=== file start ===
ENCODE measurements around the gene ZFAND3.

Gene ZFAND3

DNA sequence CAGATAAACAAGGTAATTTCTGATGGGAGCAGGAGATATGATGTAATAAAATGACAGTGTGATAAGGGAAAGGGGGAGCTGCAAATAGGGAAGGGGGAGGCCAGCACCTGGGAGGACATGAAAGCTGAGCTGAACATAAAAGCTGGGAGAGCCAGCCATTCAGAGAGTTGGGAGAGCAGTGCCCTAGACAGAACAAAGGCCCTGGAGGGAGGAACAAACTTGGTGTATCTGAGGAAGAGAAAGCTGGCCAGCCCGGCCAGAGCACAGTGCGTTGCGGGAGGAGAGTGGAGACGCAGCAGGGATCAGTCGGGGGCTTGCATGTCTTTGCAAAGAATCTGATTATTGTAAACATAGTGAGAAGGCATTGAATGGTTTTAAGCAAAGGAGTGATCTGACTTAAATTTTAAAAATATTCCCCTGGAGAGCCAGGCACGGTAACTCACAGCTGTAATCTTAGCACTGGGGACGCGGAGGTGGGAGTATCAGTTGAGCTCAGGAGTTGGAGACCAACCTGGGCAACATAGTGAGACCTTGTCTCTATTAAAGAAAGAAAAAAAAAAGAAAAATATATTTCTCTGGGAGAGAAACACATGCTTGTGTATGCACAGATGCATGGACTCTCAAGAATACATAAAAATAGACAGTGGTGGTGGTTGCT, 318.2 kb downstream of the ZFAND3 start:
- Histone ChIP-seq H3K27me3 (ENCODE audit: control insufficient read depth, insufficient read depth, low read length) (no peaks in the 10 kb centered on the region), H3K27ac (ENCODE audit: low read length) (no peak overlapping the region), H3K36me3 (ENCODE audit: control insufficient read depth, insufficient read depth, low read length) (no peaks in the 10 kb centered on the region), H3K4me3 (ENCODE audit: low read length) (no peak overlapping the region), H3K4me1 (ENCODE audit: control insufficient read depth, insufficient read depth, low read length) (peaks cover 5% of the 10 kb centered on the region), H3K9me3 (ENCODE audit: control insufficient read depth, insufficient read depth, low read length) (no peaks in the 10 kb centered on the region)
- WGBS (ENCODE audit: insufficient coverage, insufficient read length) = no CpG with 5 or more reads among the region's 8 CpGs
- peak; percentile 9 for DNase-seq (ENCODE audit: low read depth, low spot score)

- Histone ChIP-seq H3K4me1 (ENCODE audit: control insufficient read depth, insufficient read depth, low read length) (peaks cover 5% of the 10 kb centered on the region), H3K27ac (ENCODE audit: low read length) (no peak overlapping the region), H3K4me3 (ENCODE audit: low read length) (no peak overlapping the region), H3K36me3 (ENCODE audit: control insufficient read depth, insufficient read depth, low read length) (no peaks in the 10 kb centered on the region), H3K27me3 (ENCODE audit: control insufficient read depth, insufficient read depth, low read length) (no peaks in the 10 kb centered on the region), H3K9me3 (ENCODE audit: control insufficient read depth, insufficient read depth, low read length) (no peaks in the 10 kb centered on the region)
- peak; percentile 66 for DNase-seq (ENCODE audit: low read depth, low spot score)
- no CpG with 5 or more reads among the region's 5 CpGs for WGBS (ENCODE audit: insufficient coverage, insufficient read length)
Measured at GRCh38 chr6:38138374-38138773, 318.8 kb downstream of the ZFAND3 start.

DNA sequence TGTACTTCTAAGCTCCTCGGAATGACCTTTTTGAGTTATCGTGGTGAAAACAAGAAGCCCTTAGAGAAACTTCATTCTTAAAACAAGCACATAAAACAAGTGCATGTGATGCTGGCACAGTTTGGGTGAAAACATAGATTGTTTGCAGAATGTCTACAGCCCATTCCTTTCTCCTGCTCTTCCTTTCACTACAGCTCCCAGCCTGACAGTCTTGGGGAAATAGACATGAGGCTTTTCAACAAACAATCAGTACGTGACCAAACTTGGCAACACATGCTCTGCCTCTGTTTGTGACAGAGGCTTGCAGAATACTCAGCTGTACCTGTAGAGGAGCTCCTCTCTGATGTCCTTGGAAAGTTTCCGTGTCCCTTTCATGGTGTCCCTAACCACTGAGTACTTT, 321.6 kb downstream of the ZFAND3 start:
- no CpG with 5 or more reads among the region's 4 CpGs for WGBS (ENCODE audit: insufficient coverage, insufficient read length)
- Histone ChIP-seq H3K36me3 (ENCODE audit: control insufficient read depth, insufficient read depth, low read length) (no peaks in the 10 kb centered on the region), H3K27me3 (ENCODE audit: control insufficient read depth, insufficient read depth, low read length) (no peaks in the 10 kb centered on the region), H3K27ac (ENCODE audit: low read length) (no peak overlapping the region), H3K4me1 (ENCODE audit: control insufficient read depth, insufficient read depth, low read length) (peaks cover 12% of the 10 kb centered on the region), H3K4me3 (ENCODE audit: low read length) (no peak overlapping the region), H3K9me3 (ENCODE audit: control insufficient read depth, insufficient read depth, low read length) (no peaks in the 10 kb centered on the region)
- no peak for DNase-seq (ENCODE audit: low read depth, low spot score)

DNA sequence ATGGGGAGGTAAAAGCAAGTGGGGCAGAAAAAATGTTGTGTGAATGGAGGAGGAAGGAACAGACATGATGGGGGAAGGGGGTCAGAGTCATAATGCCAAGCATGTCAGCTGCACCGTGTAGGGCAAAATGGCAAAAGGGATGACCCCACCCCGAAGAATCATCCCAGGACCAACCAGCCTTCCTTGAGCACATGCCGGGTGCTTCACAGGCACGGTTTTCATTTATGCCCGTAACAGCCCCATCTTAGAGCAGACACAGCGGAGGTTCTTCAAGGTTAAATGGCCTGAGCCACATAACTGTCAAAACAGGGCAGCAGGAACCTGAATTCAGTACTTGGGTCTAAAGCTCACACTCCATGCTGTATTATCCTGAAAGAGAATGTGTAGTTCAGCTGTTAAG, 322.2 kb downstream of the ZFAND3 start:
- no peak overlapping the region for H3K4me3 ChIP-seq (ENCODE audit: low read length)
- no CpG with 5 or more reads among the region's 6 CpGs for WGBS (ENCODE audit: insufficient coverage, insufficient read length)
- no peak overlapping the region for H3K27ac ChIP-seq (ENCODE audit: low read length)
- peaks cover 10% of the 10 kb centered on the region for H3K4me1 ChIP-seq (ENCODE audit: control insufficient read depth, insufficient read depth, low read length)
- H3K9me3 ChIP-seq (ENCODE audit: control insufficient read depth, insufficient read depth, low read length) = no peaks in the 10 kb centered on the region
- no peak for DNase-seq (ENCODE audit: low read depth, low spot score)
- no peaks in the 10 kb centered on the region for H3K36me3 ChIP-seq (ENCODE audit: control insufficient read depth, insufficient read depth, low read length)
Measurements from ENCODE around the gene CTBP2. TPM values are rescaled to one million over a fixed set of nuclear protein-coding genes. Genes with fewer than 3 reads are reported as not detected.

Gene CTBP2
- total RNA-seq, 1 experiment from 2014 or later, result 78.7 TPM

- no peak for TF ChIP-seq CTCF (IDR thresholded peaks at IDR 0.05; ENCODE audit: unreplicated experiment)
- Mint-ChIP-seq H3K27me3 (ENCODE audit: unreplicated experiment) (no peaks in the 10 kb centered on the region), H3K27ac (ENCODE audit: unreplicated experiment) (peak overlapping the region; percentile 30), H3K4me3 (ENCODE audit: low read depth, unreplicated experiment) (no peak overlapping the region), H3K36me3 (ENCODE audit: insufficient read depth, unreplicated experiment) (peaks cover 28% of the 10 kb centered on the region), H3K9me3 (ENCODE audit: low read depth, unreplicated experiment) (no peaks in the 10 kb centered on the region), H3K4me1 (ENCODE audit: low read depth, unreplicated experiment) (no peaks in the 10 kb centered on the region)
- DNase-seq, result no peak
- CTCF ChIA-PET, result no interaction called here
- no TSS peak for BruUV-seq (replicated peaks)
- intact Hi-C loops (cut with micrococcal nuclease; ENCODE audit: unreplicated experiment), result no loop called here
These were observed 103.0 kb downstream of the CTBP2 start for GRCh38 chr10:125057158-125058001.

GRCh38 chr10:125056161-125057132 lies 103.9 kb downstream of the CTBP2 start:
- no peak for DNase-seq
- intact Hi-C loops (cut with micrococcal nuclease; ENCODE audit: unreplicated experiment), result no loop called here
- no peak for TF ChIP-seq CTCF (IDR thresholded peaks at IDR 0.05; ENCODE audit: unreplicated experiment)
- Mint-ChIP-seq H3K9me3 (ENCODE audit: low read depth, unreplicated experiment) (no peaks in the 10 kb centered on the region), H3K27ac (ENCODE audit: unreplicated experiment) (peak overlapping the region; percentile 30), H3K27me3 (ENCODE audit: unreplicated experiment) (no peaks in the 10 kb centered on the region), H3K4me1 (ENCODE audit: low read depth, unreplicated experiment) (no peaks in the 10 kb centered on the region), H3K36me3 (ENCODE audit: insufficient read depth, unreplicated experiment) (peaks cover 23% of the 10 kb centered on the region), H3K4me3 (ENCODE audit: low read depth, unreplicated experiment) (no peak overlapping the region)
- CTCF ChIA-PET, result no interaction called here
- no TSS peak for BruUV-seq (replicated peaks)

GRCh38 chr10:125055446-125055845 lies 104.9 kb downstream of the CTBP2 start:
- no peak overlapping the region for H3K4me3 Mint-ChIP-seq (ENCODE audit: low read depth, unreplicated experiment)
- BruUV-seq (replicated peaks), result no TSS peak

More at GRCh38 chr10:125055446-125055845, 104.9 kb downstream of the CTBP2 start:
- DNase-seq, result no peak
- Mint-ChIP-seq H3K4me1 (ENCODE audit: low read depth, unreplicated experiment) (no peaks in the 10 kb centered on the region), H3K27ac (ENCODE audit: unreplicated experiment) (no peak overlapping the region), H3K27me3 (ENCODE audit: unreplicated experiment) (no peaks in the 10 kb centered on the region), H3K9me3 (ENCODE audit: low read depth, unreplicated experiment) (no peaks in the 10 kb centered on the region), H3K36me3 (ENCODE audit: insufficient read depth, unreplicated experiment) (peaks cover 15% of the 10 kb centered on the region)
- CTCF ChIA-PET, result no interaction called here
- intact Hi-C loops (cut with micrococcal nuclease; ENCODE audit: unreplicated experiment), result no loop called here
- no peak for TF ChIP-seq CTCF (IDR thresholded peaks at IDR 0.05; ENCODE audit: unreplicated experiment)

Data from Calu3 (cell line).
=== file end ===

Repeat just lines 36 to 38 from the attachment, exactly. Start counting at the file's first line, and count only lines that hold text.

- no peak for TF ChIP-seq CTCF (IDR thresholded peaks at IDR 0.05; ENCODE audit: unreplicated experiment)
- Mint-ChIP-seq H3K9me3 (ENCODE audit: low read depth, unreplicated experiment) (no peaks in the 10 kb centered on the region), H3K27ac (ENCODE audit: unreplicated experiment) (peak overlapping the region; percentile 30), H3K27me3 (ENCODE audit: unreplicated experiment) (no peaks in the 10 kb centered on the region), H3K4me1 (ENCODE audit: low read depth, unreplicated experiment) (no peaks in the 10 kb centered on the region), H3K36me3 (ENCODE audit: insufficient read depth, unreplicated experiment) (peaks cover 23% of the 10 kb centered on the region), H3K4me3 (ENCODE audit: low read depth, unreplicated experiment) (no peak overlapping the region)
- CTCF ChIA-PET, result no interaction called here